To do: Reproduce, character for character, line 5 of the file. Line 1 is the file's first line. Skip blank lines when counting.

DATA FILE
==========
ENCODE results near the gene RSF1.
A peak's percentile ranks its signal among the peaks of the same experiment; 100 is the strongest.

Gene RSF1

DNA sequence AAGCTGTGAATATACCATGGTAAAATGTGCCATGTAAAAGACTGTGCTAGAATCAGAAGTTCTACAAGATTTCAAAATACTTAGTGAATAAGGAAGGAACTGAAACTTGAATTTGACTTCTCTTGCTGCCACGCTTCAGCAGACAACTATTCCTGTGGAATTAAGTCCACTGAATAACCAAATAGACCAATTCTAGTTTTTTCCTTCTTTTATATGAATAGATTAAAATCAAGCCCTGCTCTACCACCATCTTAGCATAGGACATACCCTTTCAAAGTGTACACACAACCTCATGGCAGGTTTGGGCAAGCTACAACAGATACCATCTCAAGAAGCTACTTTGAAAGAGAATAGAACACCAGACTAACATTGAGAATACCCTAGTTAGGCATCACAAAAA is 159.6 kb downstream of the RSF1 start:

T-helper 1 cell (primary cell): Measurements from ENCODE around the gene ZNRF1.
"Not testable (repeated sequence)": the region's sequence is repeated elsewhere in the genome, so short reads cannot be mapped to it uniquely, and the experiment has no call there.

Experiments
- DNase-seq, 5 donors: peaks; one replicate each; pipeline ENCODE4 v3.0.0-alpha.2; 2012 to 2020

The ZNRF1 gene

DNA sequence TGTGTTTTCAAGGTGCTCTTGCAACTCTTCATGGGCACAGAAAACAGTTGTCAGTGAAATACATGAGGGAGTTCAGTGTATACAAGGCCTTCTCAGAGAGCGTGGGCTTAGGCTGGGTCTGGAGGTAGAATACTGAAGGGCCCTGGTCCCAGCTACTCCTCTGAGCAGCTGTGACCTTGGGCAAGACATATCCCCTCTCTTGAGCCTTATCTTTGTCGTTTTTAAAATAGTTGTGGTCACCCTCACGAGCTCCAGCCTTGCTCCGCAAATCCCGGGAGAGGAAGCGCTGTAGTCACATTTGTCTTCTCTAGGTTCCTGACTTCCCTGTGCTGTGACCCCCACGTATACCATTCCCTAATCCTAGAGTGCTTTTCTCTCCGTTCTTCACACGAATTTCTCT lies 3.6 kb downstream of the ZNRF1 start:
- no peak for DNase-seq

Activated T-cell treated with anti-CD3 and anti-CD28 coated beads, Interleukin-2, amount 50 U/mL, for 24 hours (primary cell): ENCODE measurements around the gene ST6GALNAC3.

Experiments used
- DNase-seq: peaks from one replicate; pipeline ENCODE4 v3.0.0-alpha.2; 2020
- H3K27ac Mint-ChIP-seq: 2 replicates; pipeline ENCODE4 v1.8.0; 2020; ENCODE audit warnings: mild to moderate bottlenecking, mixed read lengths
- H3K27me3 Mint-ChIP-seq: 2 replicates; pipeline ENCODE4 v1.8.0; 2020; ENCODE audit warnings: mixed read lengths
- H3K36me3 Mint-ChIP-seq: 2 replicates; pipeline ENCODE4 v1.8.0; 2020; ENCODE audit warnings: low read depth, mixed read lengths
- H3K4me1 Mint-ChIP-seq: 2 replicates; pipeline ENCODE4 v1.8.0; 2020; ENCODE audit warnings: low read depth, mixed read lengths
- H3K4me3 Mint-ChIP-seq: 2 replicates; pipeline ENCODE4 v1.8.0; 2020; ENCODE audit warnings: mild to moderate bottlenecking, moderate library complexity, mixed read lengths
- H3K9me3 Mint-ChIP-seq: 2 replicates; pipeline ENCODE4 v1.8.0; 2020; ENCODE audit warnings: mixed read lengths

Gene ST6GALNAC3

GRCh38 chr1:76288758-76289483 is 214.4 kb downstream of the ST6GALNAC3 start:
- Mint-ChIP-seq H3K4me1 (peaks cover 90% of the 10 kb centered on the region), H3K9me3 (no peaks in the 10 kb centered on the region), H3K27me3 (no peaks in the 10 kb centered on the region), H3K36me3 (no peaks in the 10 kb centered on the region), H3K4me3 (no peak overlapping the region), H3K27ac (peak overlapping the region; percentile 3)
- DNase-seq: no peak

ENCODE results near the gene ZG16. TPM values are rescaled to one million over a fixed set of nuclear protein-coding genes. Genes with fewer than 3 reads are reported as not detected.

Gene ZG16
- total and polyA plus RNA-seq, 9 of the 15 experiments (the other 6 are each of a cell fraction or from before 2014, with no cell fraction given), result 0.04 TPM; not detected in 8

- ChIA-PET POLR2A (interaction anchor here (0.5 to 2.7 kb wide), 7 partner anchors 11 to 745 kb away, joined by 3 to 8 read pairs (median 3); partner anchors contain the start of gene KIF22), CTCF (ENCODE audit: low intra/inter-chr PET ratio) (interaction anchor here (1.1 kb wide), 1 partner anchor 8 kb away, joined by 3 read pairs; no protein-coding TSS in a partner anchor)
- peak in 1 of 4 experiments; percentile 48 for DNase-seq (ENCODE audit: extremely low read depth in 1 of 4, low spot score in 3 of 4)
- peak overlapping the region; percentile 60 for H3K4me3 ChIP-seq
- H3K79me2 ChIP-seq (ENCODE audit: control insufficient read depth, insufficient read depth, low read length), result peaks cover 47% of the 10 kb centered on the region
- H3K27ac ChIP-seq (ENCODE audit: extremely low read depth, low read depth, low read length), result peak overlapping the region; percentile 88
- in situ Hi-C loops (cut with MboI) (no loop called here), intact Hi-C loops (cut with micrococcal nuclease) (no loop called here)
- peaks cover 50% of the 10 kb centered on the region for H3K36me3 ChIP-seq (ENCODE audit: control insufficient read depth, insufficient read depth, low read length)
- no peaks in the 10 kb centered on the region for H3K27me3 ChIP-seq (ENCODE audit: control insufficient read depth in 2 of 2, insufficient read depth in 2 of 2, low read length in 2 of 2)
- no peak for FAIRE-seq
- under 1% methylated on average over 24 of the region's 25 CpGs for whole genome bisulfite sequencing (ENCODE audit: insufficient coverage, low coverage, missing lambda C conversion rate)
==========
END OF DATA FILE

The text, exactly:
T-helper 1 cell (primary cell): Measurements from ENCODE around the gene ZNRF1.